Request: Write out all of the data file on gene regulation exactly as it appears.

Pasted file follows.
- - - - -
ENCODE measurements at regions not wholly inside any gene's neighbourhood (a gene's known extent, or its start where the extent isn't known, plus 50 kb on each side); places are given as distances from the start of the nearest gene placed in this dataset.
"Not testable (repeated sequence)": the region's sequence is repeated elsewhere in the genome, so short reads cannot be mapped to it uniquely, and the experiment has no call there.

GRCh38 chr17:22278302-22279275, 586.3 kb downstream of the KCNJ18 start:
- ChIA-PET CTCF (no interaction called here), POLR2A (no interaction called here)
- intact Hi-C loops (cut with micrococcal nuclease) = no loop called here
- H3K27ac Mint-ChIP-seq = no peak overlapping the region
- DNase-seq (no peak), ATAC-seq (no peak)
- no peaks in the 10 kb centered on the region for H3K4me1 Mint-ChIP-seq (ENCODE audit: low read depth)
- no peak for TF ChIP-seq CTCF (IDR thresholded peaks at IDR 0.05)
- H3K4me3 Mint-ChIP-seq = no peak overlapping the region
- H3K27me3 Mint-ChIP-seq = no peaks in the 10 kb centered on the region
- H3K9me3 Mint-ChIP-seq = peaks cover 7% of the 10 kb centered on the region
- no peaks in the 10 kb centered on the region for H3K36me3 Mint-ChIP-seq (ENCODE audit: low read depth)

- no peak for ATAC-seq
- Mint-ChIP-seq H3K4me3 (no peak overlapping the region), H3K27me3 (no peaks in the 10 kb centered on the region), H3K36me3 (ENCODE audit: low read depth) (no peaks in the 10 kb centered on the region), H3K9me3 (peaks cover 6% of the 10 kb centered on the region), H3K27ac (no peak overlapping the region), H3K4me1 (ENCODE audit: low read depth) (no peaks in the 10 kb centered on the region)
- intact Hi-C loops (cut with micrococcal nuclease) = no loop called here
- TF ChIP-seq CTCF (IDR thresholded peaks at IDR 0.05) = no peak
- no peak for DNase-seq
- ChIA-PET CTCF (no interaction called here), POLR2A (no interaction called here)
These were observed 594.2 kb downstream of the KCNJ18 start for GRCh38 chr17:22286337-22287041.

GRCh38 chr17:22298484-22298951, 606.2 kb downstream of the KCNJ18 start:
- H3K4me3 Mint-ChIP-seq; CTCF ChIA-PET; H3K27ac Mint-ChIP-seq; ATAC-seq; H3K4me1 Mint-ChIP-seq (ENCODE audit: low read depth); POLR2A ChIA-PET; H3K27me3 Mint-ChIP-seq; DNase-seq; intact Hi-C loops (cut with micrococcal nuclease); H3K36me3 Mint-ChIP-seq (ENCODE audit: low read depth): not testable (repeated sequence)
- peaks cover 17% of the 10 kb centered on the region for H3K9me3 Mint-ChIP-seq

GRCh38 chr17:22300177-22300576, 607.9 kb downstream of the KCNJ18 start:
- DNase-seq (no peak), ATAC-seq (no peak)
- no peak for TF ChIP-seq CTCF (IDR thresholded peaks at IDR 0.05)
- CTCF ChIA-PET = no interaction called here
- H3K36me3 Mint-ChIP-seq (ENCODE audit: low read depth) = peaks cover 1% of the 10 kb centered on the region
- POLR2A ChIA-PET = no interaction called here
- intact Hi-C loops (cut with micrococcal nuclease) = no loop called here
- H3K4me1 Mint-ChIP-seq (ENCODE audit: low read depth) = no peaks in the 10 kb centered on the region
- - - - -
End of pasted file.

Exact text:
ENCODE measurements at regions not wholly inside any gene's neighbourhood (a gene's known extent, or its start where the extent isn't known, plus 50 kb on each side); places are given as distances from the start of the nearest gene placed in this dataset.
"Not testable (repeated sequence)": the region's sequence is repeated elsewhere in the genome, so short reads cannot be mapped to it uniquely, and the experiment has no call there.

GRCh38 chr17:22278302-22279275, 586.3 kb downstream of the KCNJ18 start:
- ChIA-PET CTCF (no interaction called here), POLR2A (no interaction called here)
- intact Hi-C loops (cut with micrococcal nuclease) = no loop called here
- H3K27ac Mint-ChIP-seq = no peak overlapping the region
- DNase-seq (no peak), ATAC-seq (no peak)
- no peaks in the 10 kb centered on the region for H3K4me1 Mint-ChIP-seq (ENCODE audit: low read depth)
- no peak for TF ChIP-seq CTCF (IDR thresholded peaks at IDR 0.05)
- H3K4me3 Mint-ChIP-seq = no peak overlapping the region
- H3K27me3 Mint-ChIP-seq = no peaks in the 10 kb centered on the region
- H3K9me3 Mint-ChIP-seq = peaks cover 7% of the 10 kb centered on the region
- no peaks in the 10 kb centered on the region for H3K36me3 Mint-ChIP-seq (ENCODE audit: low read depth)

- no peak for ATAC-seq
- Mint-ChIP-seq H3K4me3 (no peak overlapping the region), H3K27me3 (no peaks in the 10 kb centered on the region), H3K36me3 (ENCODE audit: low read depth) (no peaks in the 10 kb centered on the region), H3K9me3 (peaks cover 6% of the 10 kb centered on the region), H3K27ac (no peak overlapping the region), H3K4me1 (ENCODE audit: low read depth) (no peaks in the 10 kb centered on the region)
- intact Hi-C loops (cut with micrococcal nuclease) = no loop called here
- TF ChIP-seq CTCF (IDR thresholded peaks at IDR 0.05) = no peak
- no peak for DNase-seq
- ChIA-PET CTCF (no interaction called here), POLR2A (no interaction called here)
These were observed 594.2 kb downstream of the KCNJ18 start for GRCh38 chr17:22286337-22287041.

GRCh38 chr17:22298484-22298951, 606.2 kb downstream of the KCNJ18 start:
- H3K4me3 Mint-ChIP-seq; CTCF ChIA-PET; H3K27ac Mint-ChIP-seq; ATAC-seq; H3K4me1 Mint-ChIP-seq (ENCODE audit: low read depth); POLR2A ChIA-PET; H3K27me3 Mint-ChIP-seq; DNase-seq; intact Hi-C loops (cut with micrococcal nuclease); H3K36me3 Mint-ChIP-seq (ENCODE audit: low read depth): not testable (repeated sequence)
- peaks cover 17% of the 10 kb centered on the region for H3K9me3 Mint-ChIP-seq

GRCh38 chr17:22300177-22300576, 607.9 kb downstream of the KCNJ18 start:
- DNase-seq (no peak), ATAC-seq (no peak)
- no peak for TF ChIP-seq CTCF (IDR thresholded peaks at IDR 0.05)
- CTCF ChIA-PET = no interaction called here
- H3K36me3 Mint-ChIP-seq (ENCODE audit: low read depth) = peaks cover 1% of the 10 kb centered on the region
- POLR2A ChIA-PET = no interaction called here
- intact Hi-C loops (cut with micrococcal nuclease) = no loop called here
- H3K4me1 Mint-ChIP-seq (ENCODE audit: low read depth) = no peaks in the 10 kb centered on the region